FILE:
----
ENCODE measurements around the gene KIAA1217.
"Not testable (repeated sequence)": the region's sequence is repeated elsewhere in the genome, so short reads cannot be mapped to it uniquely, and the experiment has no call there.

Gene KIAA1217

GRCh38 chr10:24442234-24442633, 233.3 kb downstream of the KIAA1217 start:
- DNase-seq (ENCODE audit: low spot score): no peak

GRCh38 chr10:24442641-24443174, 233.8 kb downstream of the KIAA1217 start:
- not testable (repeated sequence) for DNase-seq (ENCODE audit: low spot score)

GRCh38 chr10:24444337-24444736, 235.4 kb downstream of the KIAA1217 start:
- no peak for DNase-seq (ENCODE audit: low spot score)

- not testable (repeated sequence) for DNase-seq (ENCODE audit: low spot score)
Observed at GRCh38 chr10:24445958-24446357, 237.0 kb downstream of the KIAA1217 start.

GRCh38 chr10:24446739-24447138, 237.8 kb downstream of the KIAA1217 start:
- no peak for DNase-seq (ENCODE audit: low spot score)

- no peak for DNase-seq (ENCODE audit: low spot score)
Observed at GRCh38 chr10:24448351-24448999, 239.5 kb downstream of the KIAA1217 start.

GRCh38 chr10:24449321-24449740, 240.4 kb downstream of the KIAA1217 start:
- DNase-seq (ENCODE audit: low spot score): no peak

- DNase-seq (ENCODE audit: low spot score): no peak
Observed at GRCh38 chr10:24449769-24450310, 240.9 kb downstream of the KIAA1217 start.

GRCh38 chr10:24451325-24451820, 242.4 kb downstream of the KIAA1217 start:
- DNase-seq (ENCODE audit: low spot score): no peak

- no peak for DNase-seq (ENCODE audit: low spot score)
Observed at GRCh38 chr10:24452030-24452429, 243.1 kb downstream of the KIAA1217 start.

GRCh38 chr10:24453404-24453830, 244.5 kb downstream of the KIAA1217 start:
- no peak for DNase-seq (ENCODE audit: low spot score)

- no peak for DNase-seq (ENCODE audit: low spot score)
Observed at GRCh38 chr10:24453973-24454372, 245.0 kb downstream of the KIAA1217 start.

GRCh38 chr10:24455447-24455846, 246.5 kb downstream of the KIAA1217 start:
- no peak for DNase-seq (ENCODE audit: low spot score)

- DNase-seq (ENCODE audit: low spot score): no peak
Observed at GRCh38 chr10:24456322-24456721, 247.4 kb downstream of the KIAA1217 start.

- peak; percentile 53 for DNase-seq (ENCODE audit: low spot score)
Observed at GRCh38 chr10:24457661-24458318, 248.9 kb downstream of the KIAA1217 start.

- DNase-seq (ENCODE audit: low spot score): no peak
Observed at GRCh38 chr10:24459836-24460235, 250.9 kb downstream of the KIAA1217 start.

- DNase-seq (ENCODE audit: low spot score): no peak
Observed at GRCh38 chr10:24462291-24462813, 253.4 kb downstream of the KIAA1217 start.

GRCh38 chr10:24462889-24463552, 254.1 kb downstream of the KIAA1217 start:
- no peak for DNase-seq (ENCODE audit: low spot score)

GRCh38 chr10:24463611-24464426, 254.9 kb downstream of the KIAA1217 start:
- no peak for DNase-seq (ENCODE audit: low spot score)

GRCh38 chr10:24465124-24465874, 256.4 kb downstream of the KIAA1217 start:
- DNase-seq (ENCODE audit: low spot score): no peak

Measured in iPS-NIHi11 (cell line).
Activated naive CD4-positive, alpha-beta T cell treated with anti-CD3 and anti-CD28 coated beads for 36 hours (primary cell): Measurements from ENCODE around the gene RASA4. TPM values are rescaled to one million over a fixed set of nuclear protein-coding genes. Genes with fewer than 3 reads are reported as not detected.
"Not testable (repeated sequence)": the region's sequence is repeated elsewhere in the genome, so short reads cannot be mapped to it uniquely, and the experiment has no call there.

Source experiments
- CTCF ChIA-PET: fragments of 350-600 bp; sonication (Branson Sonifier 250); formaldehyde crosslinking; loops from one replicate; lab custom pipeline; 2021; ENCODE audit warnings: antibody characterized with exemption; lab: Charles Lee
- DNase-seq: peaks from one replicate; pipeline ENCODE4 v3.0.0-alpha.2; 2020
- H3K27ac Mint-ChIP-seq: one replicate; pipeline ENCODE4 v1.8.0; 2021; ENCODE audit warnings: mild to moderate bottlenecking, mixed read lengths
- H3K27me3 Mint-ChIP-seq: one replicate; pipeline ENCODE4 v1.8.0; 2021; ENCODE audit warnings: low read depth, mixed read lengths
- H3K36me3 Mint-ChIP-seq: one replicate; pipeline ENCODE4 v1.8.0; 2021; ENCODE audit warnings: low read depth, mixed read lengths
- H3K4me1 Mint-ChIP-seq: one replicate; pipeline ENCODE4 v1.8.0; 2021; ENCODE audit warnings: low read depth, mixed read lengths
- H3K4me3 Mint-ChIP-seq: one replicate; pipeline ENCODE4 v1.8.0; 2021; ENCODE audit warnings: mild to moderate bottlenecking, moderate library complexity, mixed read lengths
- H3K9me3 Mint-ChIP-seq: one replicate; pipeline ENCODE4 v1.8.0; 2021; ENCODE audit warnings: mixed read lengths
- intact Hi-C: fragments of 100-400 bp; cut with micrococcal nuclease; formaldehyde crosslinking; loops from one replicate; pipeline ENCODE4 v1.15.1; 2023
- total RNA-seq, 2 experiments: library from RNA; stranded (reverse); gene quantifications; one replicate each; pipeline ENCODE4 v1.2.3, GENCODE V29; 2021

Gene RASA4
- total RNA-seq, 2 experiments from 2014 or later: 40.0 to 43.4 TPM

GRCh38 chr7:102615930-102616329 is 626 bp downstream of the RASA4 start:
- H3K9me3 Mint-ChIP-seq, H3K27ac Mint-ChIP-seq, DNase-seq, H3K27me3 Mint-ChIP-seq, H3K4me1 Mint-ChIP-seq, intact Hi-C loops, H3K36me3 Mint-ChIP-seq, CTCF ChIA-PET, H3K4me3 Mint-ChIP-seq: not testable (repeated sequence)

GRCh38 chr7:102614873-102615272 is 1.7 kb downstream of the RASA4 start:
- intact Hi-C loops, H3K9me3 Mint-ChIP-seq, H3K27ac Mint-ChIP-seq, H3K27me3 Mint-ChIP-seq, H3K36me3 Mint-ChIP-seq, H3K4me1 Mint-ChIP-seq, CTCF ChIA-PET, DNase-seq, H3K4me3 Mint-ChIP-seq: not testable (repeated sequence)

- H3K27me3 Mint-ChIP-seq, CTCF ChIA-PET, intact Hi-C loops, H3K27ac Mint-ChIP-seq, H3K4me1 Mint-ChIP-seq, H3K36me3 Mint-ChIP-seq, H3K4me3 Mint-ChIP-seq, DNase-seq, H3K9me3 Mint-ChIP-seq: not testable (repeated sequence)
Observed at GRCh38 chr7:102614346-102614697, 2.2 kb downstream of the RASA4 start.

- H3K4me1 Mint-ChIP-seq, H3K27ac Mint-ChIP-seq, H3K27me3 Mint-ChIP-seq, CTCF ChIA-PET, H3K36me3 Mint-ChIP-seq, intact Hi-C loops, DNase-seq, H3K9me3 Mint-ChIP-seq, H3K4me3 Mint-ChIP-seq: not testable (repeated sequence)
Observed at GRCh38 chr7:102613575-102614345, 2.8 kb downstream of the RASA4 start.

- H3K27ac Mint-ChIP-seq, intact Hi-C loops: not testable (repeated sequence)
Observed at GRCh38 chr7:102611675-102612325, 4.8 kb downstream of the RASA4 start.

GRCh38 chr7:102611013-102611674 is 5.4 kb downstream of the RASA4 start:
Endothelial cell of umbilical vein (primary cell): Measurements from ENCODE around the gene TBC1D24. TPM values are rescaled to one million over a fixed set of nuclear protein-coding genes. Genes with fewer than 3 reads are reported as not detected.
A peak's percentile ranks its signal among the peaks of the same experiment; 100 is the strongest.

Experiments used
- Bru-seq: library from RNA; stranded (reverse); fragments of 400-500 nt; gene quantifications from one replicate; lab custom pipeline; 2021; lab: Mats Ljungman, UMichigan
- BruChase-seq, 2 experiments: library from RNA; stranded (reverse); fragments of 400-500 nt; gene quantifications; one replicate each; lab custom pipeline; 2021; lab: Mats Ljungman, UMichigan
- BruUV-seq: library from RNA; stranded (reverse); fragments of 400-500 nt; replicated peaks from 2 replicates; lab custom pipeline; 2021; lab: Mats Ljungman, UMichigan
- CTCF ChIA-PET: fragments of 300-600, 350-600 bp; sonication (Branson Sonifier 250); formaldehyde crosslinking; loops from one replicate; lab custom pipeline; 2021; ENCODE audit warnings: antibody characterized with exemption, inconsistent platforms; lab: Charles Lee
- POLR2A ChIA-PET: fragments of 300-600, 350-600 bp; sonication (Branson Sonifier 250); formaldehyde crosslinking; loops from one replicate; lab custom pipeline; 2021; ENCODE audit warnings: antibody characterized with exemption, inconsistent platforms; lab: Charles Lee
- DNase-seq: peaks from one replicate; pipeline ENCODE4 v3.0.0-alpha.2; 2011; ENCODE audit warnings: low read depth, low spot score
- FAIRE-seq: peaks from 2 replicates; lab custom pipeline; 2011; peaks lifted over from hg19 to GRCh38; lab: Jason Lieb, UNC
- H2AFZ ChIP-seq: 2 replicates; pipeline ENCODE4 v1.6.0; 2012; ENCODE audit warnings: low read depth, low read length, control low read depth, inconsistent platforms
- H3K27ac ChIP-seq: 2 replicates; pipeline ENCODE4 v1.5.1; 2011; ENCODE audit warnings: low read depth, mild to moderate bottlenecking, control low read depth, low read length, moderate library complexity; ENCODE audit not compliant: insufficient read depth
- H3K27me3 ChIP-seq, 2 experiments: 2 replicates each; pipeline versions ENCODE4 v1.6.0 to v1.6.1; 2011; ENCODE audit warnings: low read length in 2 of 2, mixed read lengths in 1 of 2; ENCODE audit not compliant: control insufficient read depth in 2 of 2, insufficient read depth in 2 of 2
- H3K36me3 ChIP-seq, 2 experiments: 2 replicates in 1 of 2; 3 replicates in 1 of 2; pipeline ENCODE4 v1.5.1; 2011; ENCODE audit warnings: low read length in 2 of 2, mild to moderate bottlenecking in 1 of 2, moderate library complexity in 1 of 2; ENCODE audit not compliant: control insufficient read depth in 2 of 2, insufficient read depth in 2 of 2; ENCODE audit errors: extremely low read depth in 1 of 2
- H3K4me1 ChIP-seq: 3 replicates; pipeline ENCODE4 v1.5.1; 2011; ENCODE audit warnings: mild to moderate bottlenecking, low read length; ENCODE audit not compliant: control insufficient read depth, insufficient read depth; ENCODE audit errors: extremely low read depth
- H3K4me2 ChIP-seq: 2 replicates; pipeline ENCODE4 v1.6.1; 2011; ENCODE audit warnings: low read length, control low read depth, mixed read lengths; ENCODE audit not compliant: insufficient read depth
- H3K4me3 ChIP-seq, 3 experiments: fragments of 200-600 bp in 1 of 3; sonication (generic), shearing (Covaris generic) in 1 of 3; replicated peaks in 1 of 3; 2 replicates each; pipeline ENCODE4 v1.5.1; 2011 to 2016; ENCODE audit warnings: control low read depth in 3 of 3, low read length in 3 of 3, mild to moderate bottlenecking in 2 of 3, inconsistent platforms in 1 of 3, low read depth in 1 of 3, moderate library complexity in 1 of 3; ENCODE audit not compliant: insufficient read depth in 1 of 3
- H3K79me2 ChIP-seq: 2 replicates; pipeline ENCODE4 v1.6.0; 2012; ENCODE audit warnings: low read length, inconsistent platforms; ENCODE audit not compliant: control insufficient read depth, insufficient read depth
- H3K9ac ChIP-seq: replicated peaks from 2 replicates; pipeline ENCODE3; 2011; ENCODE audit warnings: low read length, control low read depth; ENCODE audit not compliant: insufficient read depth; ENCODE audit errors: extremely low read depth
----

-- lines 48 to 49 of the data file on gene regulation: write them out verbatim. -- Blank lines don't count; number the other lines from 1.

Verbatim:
- CTCF ChIA-PET: fragments of 350-600 bp; sonication (Branson Sonifier 250); formaldehyde crosslinking; loops from one replicate; lab custom pipeline; 2021; ENCODE audit warnings: antibody characterized with exemption; lab: Charles Lee
- DNase-seq: peaks from one replicate; pipeline ENCODE4 v3.0.0-alpha.2; 2020